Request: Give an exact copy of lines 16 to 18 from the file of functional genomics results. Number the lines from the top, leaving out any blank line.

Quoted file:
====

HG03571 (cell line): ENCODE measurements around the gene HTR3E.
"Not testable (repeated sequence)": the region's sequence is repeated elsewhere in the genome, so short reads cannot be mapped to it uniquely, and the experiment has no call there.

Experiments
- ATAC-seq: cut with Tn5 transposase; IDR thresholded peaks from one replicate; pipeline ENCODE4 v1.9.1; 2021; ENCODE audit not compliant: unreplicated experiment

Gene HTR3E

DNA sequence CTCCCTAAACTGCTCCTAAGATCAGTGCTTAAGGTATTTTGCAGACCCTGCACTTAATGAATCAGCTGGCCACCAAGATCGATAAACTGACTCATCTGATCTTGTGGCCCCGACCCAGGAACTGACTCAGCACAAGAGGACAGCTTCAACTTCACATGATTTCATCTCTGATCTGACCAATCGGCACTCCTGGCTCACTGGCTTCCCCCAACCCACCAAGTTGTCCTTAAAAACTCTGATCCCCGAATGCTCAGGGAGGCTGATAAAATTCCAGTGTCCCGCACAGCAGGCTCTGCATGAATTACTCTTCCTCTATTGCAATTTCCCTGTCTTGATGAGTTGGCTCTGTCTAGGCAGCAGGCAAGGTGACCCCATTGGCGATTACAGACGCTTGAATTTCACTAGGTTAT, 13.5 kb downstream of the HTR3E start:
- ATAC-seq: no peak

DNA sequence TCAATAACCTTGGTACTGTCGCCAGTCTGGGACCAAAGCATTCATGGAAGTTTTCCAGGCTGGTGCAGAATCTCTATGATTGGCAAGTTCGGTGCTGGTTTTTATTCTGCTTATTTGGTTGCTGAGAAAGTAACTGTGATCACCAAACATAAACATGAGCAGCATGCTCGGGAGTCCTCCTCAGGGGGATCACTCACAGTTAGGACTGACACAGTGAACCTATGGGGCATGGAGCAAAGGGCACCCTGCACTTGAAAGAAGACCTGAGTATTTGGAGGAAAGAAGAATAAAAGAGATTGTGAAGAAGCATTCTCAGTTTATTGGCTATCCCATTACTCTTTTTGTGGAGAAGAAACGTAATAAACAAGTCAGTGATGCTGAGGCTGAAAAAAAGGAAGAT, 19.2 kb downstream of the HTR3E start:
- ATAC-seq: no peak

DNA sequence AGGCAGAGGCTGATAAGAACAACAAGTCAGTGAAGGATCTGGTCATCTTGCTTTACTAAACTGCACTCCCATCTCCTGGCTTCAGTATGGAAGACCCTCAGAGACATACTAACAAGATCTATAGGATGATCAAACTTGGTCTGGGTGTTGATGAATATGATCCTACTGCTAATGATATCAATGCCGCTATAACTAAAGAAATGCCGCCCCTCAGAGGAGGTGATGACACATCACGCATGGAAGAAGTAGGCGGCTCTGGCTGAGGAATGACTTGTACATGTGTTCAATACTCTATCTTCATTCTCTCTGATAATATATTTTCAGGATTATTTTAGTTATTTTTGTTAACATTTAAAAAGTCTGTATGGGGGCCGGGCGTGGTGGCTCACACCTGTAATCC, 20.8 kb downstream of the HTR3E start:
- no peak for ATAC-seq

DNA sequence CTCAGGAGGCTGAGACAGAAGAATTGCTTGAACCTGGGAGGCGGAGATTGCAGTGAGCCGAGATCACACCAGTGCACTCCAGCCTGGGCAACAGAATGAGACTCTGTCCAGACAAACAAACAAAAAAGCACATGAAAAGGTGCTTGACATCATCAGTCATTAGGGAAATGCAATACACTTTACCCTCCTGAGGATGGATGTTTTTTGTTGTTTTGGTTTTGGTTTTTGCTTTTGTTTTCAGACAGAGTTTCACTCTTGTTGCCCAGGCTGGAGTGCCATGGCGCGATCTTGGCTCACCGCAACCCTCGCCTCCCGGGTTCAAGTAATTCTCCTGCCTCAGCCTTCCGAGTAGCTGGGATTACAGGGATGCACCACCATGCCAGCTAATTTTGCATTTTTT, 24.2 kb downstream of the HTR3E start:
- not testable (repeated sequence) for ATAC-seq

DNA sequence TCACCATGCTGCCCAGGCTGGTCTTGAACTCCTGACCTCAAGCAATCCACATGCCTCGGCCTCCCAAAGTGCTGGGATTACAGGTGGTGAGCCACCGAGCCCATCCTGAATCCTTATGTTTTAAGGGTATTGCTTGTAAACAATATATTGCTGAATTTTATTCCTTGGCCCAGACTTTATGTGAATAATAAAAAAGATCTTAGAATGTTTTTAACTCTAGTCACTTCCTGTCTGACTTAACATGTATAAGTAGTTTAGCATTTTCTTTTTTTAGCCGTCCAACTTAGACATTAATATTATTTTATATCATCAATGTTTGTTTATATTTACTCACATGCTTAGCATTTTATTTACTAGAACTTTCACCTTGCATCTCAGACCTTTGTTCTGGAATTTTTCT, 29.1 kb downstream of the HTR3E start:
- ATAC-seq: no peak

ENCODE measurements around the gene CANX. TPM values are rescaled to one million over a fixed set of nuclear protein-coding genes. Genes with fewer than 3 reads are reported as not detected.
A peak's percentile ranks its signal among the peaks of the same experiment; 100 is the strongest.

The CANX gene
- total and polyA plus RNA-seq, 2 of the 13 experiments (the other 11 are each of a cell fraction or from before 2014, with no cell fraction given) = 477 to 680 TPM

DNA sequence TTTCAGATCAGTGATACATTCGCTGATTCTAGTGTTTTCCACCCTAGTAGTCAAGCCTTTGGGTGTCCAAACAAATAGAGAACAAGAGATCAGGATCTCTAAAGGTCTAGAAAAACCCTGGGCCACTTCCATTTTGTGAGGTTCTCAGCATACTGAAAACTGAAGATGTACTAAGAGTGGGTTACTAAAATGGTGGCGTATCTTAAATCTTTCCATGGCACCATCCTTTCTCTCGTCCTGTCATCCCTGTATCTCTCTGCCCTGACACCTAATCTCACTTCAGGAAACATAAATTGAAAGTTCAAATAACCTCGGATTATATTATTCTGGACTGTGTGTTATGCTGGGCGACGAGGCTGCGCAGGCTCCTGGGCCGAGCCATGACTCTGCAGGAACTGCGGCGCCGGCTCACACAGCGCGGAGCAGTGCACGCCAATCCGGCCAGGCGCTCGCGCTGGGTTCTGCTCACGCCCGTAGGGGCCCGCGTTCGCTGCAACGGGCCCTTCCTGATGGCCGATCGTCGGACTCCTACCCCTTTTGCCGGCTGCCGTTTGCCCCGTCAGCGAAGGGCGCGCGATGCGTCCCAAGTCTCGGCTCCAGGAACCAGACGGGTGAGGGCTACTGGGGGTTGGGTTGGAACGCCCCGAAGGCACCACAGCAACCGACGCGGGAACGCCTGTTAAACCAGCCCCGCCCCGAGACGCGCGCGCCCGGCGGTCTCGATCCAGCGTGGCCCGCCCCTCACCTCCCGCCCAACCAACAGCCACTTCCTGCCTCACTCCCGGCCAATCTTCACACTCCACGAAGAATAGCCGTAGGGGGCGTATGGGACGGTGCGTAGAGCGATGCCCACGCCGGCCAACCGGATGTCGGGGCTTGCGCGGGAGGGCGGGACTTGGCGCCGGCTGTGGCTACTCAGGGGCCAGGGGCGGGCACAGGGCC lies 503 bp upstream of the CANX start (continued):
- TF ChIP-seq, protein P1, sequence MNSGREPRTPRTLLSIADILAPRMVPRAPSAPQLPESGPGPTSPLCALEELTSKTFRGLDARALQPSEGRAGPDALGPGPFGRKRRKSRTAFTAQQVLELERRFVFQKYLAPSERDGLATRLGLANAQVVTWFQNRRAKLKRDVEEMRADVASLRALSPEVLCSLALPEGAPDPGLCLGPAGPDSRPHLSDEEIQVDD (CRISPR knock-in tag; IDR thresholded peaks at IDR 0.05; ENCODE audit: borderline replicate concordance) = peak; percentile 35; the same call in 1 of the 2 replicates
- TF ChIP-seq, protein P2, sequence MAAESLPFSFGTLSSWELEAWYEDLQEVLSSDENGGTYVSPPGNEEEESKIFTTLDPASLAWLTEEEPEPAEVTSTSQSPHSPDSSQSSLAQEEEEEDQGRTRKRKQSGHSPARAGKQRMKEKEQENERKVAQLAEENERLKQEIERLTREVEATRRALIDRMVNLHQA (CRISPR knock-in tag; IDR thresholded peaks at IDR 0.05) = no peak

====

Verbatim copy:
ENCODE measurements around the gene CANX. TPM values are rescaled to one million over a fixed set of nuclear protein-coding genes. Genes with fewer than 3 reads are reported as not detected.
A peak's percentile ranks its signal among the peaks of the same experiment; 100 is the strongest.

The CANX gene